If you work with retiring clients who own their employers’ stock in their 401(k) plans, the clients may have a unique opportunity to potentially save a bundle on taxes by taking advantage of special rules related to the net unrealized appreciation (NUA) on those shares.
The optimal clients for this strategy are those who can initiate the distribution of the shares in a year in which the clients will otherwise have minimal taxable income from earnings, pensions or Social Security. Better yet, they will also have enough funds held outside of sheltered retirement accounts, so that the clients can tap those funds tax free to cover living expenses, and only sell enough of the NUA shares until the capital gains reach the top of the 0% long-term capital gains tax rate. Finally, the clients will have a large enough portfolio so that their entire financial future isn’t tied to the ups and downs of their (former) employer’s stock.
But beware, the execution of this tactic can be treacherous, and might not be as beneficial as the clients (and you) initially perceive.
Section 402(e)(4) of the Internal Revenue Code allows employees to transfer some or all of their employer’s stock out of the employees’ retirement plan (i.e. their 401(k)) in kind and to a non-tax-sheltered account. However, the shares can only be distributed due to a “triggering event,” defined by the tax code as the employee’s death, disability, separation of service or reaching age 59 1/2. The cost basis of the transferred shares is taxable as ordinary income to the employee in the calendar year of the distribution. Then if/when the employee sells the shares, any gains above the cost basis are taxed at long-term capital gains tax rates, regardless of when the shares were actually purchased.
Only certain kinds of employer shares qualify, so the clients should check with the employer’s benefits department or plan administrator to find out if their particular shares are eligible for the NUA treatment, and what the cost basis of the shares may be. There is no requirement that all of the shares held in the employee’s retirement account are distributed in this manner. And to qualify for the NUA designation, the shares must be part of a lump sum distribution—meaning the entire amount of the retirement account has to be distributed within a particular tax year.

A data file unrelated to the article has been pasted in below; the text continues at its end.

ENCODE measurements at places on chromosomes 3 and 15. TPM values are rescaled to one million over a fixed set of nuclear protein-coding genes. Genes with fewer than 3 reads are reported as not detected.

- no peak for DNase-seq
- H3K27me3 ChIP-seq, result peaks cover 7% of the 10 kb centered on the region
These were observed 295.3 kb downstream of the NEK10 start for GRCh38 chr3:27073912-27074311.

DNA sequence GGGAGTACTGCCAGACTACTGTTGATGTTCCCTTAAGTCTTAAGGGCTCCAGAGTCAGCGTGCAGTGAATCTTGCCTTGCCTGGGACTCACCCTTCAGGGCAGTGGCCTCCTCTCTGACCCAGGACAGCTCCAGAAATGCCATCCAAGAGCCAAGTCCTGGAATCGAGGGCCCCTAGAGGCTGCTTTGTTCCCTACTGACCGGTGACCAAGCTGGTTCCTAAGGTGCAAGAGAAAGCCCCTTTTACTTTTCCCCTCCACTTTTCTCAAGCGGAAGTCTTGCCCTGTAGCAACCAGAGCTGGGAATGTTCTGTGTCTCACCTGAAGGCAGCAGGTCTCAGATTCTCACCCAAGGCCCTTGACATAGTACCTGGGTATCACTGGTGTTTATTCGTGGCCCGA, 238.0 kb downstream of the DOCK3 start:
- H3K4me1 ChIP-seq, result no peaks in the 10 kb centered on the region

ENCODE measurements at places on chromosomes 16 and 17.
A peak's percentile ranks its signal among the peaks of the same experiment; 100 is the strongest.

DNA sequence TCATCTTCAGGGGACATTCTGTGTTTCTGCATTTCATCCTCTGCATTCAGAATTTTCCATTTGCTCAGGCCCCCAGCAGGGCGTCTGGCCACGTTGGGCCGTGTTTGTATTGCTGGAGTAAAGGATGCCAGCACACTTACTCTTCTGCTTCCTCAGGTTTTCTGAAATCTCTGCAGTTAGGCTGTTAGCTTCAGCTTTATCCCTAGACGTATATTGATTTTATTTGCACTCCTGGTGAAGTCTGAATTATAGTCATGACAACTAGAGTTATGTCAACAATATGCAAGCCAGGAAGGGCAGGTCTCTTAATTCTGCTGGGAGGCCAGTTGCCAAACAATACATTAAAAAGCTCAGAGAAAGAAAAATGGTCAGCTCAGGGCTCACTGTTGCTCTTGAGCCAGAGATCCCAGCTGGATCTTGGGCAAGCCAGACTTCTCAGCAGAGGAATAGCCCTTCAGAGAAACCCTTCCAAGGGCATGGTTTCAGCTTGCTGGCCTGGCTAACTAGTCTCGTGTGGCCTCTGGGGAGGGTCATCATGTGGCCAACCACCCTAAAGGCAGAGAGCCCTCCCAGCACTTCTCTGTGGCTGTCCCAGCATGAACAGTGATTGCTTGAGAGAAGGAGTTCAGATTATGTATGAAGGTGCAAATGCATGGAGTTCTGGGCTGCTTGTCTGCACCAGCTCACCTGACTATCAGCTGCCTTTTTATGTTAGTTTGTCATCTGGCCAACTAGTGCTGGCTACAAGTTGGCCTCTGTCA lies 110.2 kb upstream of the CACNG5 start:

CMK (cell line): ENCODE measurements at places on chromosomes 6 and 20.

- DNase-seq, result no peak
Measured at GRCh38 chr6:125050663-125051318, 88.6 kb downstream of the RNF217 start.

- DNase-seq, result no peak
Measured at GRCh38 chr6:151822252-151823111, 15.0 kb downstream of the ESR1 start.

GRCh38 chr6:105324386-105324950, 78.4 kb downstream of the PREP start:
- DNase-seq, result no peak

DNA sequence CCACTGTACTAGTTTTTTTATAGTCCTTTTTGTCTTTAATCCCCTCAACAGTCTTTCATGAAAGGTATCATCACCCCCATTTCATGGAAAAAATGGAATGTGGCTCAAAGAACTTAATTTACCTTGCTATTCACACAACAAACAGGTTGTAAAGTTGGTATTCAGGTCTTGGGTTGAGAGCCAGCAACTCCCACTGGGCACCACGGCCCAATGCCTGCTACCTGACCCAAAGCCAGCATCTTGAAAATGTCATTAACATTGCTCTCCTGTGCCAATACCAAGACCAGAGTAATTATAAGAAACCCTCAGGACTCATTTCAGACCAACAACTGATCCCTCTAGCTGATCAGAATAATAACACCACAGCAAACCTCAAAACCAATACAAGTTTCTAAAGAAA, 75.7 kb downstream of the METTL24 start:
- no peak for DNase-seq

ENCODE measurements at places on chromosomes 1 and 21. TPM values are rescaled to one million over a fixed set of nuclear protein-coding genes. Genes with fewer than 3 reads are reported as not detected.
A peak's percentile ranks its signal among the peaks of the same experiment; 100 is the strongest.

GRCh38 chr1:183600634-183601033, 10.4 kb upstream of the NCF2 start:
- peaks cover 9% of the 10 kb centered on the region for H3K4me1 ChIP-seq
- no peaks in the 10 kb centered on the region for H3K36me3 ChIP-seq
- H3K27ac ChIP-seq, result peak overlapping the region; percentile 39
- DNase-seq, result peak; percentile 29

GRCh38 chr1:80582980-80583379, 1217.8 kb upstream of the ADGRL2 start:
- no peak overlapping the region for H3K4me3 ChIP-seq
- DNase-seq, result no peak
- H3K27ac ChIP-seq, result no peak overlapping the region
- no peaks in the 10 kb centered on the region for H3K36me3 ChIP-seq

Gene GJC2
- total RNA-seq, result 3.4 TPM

The Taxation of the NUA Shares
There are two stages in which the stock shares distributed via the NUA strategy could be taxable to the clients. The first is when the shares are transferred in kind from the clients’ 401(k) to their individual or joint investment account and the cost basis amount is added to the clients’ taxable income for that year. The second potential taxation will arise when the distributed shares are sold. Any gains above the cost basis will be taxable as long-term capital gains (and any realized losses can be used like any other loss taken via stock sale).
The trick is to navigate these two stages so that the overall tax rate on the liquidated shares is less than what it would have been if the clients were to have instead just withdrawn money from the retirement account on an as-needed basis, paying ordinary income taxes on all distributions.
Getting to Low or No Taxation
There are several ways to reduce that overall tax bill on the NUA shares both at the time of distribution and then when the shares are sold.
Start by only distributing the shares from the 401(k) that have the lowest cost basis. Note, not all employer plans will provide itemized share cost basis, and instead just give one total figure for the shares in question. In this case the clients should consider transferring only the dollar amount of shares on which they are comfortable paying income taxes, rather than the entire position. Since retirees are usually in a lower income tax bracket after retiring, the shares should (hopefully) be distributed in a tax/calendar year in which the clients’ other taxable income is little or nothing.
Then, the clients should attempt to sell the shares during years in which they have little or no other taxable income, so that they can qualify for the 0% rate currently imposed on long-term capital gains. Don’t forget that larger distributions of NUA shares and realizing big capital gains can spark hidden, unintended tax costs and consequences, such as disqualifying the clients’ from receiving Affordable Care Act subsidies for health insurance premiums. It’s a good idea to bring the clients’ tax preparer into the discussion for an analysis of the current and future potential tax ramifications of the NUA strategy.
Keep in mind that if clients choose to use the NUA strategy, they will have to completely liquidate the entire balance of the 401(k) within a single tax year. That balance can be moved to an IRA without any immediate tax consequences, but closing out the account also means that the clients will lose access to the investment options within 401(k) plan. Most of those options can likely be duplicated or emulated under your management, but stable value or capital preservation types of accounts will be almost impossible to find with self-directed IRA funds. Also, if you and the clients choose to hold onto the employer’s shares for any length of time, you may want to commensurately reduce the potential risk exposure in the clients’ other investment assets.
Kevin McKinley is principal/owner of McKinley Money LLC, an independent registered investment advisor. He is also the author of Make Your Kid a Millionaire (Simon & Schuster).